An alliance of ethnic minority militia groups in Myanmar reaffirmed their resolve to defeating the country’s “dictatorship” on Wednesday, just days after the government military stated it held negotiations with the rebels through China.
Fighting has escalated in Myanmar over the last six weeks, with the Three Brotherhood Alliance executing coordinated attacks on Myanmar military locations near the country’s northern border with China.
The assault has inspired pro-democracy militias to launch similar attacks abroad, posing the junta with its most serious battlefield challenge since a coup in 2021.
“Significant progress made,” the Three Brotherhood Alliance said on X social media, without citing the talks.
“Our dedication remains strong with the entire Myanmar population.”
The military announced on Monday that it had met with the rebels and other conflict parties, and that another round of discussions was scheduled until the end of the month. Other information was not provided.
China’s foreign ministry said on Tuesday that it is pleased that parties to the Myanmar conflict are holding peace negotiations and that it is willing to provide additional assistance. On Wednesday, neither the insurgent factions nor the junta were available for comment.
The battle, which has primarily taken place in northern Shan state, has prompted worry in China, with an estimated 300,000 people affected since the rebel attack began on October 27, according to the United Nations, which claims that more than two million people have been displaced since the coup.
Myanmar energy crisis
Myanmar’s natural gas reserves, a vital source of money for the ruling State Administration Council (SAC), are expected to shrink dramatically in the coming years, posing a huge danger to the generals who are already trying to subdue resistance to their rule.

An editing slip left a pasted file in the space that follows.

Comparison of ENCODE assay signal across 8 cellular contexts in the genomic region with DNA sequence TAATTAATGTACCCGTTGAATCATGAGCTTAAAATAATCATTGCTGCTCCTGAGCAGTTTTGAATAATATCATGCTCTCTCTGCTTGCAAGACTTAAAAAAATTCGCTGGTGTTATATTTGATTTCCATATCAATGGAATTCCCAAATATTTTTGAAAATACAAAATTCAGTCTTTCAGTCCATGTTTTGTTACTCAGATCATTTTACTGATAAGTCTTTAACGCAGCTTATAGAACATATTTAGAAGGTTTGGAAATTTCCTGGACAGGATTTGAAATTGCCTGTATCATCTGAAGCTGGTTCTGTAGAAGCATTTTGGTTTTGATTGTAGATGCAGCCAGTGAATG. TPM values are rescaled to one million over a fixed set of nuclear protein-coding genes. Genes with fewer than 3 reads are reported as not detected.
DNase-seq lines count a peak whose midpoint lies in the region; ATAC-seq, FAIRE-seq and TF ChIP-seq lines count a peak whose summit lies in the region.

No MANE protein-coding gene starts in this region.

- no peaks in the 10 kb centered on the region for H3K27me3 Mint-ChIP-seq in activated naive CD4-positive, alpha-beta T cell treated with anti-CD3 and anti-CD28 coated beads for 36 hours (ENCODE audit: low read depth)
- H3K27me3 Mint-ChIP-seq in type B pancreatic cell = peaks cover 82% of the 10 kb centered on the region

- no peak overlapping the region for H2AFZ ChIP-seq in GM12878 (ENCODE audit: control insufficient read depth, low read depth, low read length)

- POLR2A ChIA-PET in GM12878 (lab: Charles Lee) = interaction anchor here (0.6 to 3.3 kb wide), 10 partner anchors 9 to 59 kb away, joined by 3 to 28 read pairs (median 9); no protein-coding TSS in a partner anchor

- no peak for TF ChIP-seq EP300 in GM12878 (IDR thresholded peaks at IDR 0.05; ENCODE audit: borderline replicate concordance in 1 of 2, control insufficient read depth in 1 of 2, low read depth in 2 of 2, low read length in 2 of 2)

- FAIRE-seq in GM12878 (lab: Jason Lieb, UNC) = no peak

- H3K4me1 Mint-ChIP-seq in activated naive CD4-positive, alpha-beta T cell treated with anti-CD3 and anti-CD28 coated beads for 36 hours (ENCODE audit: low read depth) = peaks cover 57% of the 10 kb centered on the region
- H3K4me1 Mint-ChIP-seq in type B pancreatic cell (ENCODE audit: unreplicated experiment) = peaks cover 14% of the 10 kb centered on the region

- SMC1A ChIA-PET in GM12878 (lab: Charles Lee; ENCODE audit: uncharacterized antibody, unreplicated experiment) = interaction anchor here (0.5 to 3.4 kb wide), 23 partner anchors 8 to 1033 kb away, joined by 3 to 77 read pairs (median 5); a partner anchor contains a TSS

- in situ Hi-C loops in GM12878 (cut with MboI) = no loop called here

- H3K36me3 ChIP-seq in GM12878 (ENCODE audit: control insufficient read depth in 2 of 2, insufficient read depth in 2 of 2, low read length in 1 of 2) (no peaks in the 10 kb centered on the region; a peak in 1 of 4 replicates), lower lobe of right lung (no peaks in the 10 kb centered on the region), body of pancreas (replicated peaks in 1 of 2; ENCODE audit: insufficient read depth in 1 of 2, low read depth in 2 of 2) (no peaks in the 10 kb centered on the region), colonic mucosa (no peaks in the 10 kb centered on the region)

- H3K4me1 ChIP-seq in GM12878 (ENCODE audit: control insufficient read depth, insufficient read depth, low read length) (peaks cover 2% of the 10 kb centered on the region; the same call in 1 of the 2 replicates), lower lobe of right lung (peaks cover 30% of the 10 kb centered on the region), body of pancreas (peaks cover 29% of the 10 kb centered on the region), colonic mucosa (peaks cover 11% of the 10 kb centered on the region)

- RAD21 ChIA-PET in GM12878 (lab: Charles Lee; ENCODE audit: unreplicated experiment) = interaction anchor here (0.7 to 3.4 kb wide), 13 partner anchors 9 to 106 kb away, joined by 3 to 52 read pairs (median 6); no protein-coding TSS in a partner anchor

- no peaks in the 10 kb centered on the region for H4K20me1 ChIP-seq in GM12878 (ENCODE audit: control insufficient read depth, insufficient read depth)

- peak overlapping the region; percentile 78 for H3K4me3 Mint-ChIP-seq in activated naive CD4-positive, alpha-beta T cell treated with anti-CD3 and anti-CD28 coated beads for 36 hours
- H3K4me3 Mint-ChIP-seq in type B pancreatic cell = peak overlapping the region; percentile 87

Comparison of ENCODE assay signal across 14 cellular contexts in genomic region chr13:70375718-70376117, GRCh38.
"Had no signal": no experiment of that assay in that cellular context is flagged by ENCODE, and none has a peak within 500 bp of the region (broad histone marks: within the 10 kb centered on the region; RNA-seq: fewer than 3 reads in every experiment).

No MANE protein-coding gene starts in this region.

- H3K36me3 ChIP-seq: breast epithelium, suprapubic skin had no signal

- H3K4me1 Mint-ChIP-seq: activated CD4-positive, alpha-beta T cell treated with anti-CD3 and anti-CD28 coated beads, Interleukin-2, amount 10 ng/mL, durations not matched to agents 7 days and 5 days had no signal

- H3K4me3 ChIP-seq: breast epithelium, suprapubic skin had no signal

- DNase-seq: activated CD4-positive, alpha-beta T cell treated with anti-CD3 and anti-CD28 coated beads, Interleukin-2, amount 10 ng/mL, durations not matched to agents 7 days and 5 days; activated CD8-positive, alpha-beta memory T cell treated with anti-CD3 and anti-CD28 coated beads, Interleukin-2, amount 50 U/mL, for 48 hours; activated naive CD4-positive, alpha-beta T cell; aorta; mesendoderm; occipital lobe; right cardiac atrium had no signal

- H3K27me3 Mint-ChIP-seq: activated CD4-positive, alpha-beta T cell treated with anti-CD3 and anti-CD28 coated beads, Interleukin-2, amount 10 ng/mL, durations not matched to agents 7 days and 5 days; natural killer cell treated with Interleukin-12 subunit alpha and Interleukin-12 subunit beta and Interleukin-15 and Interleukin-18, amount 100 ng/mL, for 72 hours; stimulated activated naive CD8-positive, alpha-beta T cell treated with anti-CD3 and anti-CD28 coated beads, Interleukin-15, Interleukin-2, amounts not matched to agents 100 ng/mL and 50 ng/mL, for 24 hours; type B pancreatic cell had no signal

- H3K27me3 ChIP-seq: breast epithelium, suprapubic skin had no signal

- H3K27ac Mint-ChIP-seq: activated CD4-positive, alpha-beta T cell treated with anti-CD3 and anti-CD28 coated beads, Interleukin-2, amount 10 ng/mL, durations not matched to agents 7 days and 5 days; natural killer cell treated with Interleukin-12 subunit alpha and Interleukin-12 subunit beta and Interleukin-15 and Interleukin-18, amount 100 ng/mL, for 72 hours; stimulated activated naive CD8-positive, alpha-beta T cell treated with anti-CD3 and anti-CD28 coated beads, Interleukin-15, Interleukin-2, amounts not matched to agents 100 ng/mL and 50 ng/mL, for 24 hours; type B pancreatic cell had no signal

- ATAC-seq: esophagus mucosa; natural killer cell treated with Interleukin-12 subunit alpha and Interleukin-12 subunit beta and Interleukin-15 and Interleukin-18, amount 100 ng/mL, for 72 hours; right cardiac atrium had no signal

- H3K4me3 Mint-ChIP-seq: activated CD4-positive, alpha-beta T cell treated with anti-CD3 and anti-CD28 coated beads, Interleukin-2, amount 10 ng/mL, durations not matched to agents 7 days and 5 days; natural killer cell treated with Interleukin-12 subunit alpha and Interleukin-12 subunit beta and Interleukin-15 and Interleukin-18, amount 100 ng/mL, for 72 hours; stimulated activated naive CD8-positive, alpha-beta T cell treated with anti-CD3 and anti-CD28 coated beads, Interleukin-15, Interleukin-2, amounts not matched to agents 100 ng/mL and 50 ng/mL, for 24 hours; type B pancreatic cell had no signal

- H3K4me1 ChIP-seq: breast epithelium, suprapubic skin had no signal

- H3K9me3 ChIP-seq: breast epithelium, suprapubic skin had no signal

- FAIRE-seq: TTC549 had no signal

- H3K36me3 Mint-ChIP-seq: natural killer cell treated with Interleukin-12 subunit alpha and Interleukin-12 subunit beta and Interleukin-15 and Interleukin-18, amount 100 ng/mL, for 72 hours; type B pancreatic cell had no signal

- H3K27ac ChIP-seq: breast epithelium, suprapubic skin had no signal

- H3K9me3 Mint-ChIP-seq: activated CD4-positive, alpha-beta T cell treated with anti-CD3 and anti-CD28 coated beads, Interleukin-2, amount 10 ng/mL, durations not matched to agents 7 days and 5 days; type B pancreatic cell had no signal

According to the World Bank, monthly electricity imports from China to Myanmar have more than doubled this year, and the country’s post-coup military rulers are moving ahead with grid interconnection talks with Beijing and Vientiane.
Recent offensives made by rebel groups have exacerbated the SAC’s energy predicament.
Ethnic resistance organizations in northern Shan State, working in tandem with anti-coup coalitions throughout the country, drove the military out of broad areas and took control of border crossings and the routes that carried the majority of border trade with China.
According to various sources in Yangon, Senior General Min Aung Hlaing and his forces have responded by stockpiling diesel imports to support military operations, worsening existing electricity shortages and plunging the country into a deepening fuel crisis.
Some petrol stations in Myanmar’s Yangon are out of stock, while others have long lines until late at night, according to a merchant in the commercial hub.
“Since the coup, the cost of electricity has increased eight to tenfold.” We need generators, and the gasoline price has skyrocketed,” the merchant, who did not want to be identified for security reasons, told Al Jazeera.
“Neither the military nor the gas stations have any control over what is happening.” “The Myanmar regime appears to be oblivious to how such a scarcity will harm the economy,” he continued.
According to Guillaume de Langre, an energy expert and former government consultant in Myanmar, there is rising concern in the country over diminishing gas production and the military’s stockpiling of diesel imports.